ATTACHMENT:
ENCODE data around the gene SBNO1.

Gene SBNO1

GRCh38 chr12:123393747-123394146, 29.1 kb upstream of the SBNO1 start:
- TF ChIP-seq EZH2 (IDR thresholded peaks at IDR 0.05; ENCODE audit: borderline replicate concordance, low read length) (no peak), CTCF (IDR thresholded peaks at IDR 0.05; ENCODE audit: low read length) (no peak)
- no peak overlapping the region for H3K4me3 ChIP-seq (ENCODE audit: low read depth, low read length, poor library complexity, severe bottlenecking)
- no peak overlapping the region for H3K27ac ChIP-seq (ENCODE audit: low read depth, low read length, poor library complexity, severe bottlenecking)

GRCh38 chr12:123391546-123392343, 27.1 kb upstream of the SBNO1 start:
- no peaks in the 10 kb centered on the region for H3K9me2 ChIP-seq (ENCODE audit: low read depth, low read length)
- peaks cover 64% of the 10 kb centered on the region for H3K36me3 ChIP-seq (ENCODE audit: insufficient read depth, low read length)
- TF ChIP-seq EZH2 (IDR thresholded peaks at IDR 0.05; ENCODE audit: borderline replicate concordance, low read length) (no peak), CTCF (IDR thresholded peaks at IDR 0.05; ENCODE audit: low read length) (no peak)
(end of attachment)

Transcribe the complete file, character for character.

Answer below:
ENCODE data around the gene SBNO1.

Gene SBNO1

GRCh38 chr12:123393747-123394146, 29.1 kb upstream of the SBNO1 start:
- TF ChIP-seq EZH2 (IDR thresholded peaks at IDR 0.05; ENCODE audit: borderline replicate concordance, low read length) (no peak), CTCF (IDR thresholded peaks at IDR 0.05; ENCODE audit: low read length) (no peak)
- no peak overlapping the region for H3K4me3 ChIP-seq (ENCODE audit: low read depth, low read length, poor library complexity, severe bottlenecking)
- no peak overlapping the region for H3K27ac ChIP-seq (ENCODE audit: low read depth, low read length, poor library complexity, severe bottlenecking)

GRCh38 chr12:123391546-123392343, 27.1 kb upstream of the SBNO1 start:
- no peaks in the 10 kb centered on the region for H3K9me2 ChIP-seq (ENCODE audit: low read depth, low read length)
- peaks cover 64% of the 10 kb centered on the region for H3K36me3 ChIP-seq (ENCODE audit: insufficient read depth, low read length)
- TF ChIP-seq EZH2 (IDR thresholded peaks at IDR 0.05; ENCODE audit: borderline replicate concordance, low read length) (no peak), CTCF (IDR thresholded peaks at IDR 0.05; ENCODE audit: low read length) (no peak)